Listen to your child. Really listen.

When was the last time you were in a conversation and you realised that either you, or the person you were talking with, were not listening properly?

You know the conversations I mean! The ones where you drift off into thoughts about the ingredient you need to buy for tonight's dinner or the argument you had with your partner that morning. Perhaps you're considering paint colours for your living room or simply distracted by the realisation that the kids have gone suspiciously quiet!

Listening is an art.

To listen well requires attention, practise and intention.

Our children love to share everything with us. As little ones it might be every bus or fire engine that drives past. Then they grow up a little and they ask "Why?" at every opportunity. Even older still and they are developing a much clearer sense of their interests and identity. Conversations might be about Minecraft or playground games. Awesome (and often ridiculous) ideas to change the world or make loads of money. And then our children hit their teenage years and often talk to us less. Perhaps they talk more to their friends or they just keep things inside.

All children have important things to talk about. It is our ability and willingness to listen to them that tells them it's OK to keep the conversations flowing.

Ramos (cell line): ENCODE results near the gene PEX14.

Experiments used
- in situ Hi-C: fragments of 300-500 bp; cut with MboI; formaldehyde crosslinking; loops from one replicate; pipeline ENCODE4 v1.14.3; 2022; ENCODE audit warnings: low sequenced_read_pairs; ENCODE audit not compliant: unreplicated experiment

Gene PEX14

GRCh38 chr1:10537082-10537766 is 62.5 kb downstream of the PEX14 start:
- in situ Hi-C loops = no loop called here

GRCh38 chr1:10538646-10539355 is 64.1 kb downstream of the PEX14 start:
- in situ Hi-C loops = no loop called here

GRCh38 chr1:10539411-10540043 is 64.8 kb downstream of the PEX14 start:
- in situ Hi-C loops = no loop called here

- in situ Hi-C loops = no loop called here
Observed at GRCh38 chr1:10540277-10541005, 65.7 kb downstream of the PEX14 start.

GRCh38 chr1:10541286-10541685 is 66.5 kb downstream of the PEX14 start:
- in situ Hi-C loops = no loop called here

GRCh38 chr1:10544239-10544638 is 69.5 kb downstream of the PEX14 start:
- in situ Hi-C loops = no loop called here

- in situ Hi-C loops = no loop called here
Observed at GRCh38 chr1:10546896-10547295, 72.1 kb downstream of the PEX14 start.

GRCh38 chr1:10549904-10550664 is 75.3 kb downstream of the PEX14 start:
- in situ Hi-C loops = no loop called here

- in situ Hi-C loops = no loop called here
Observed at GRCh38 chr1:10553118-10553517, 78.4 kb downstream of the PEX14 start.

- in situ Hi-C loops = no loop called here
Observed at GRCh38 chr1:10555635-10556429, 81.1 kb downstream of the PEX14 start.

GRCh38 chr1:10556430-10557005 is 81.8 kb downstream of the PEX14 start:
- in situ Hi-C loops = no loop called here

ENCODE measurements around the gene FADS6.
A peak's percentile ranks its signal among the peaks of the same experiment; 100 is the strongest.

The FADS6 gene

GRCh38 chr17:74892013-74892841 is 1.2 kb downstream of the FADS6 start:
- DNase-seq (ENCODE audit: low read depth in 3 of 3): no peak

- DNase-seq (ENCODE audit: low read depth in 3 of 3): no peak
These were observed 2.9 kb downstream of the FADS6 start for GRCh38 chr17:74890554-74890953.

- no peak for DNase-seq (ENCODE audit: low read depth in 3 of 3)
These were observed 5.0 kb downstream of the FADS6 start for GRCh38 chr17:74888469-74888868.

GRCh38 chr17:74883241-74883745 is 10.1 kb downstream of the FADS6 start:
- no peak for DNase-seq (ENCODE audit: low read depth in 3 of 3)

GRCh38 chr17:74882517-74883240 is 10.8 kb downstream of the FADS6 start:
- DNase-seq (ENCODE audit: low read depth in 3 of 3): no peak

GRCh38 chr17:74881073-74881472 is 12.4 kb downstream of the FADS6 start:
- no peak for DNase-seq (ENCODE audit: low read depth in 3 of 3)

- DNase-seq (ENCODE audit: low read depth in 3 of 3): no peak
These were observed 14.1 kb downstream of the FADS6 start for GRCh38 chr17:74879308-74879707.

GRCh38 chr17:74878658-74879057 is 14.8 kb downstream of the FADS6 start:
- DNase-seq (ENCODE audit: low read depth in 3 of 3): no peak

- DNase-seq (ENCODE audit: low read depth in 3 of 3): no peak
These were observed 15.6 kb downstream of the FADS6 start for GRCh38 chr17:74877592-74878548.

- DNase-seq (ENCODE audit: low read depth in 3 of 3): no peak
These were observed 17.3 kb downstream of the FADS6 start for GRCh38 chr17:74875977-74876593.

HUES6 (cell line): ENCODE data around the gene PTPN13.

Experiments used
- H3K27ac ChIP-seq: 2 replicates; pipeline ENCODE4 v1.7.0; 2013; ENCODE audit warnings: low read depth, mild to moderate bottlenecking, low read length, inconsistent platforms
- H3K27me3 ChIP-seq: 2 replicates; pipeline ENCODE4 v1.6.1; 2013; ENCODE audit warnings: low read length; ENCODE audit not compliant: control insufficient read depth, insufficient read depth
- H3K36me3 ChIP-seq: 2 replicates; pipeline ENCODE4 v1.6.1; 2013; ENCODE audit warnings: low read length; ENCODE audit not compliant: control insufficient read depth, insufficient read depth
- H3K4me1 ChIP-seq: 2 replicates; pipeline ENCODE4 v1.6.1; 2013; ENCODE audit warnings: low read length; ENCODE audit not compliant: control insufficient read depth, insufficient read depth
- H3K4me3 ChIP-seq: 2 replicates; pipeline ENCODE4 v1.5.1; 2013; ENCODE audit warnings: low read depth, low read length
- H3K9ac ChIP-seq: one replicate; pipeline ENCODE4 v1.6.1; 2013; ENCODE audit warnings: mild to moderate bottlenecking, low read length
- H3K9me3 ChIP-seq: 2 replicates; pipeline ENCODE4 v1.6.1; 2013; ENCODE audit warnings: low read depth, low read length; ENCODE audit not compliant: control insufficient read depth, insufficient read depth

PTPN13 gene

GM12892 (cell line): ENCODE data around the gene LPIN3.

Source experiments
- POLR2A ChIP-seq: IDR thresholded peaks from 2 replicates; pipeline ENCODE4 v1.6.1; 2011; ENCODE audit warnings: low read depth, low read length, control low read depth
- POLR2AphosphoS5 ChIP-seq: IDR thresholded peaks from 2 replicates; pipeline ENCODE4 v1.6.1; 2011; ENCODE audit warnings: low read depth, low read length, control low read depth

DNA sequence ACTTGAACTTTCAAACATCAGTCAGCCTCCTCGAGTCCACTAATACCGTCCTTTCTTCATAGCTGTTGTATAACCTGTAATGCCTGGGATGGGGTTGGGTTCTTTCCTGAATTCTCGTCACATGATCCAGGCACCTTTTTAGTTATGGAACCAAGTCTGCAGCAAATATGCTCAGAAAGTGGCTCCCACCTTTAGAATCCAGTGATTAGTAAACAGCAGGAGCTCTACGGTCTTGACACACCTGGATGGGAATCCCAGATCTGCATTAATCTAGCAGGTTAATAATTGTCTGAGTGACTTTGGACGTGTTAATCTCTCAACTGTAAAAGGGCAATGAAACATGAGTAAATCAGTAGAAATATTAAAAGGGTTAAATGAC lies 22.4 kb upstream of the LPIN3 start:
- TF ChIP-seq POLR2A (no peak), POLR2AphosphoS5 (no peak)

If we dismiss the trivial things that our younger children talk about then we may be giving them a message that they should take their conversations elsewhere. Those trivial things are not trivial to our little children. That is their important stuff.

When kids know they can trust us with their important stuff then they'll keep sharing it with us.

I want my kids to talk to me about everything as they navigate and explore this beautiful and complex world we live in. I trust that whatever they bring up into conversation is exactly right for that time.

Do you want to have better conversation with your kids?

Here are some top tips for listening well:

1. Be present. It sounds so simple but many of us are in several places at once in our heads. Focus on the here and now with your child.

2. Ask questions. Your child probably has a lot more to share with you. Questions are a wonderful way to keep conversation flowing and to give you insight into what makes them tick.

3. Stop talking. Give your child space to talk. Allow them the opportunity to finish their sentences and their train of thought without interruption.

4. Be patient. Even if your child stops for a long pause it may not mean that they have finished talking. It is OK to have silence in conversations - by listening attentively you will know when silence is what is needed.

5. Pay attention to non verbal messages. Your child is communicating with their body as well as their voice. Their gestures, eye movements and facial expressions are all part of what they want to tell you.

6. Feedback your understanding. This is particularly important when you don't fully understand the topic of conversation! It's OK for us, as parents, not to know everything. Avoid jumping to conclusions and seek clarification to make sure your understanding is correct.

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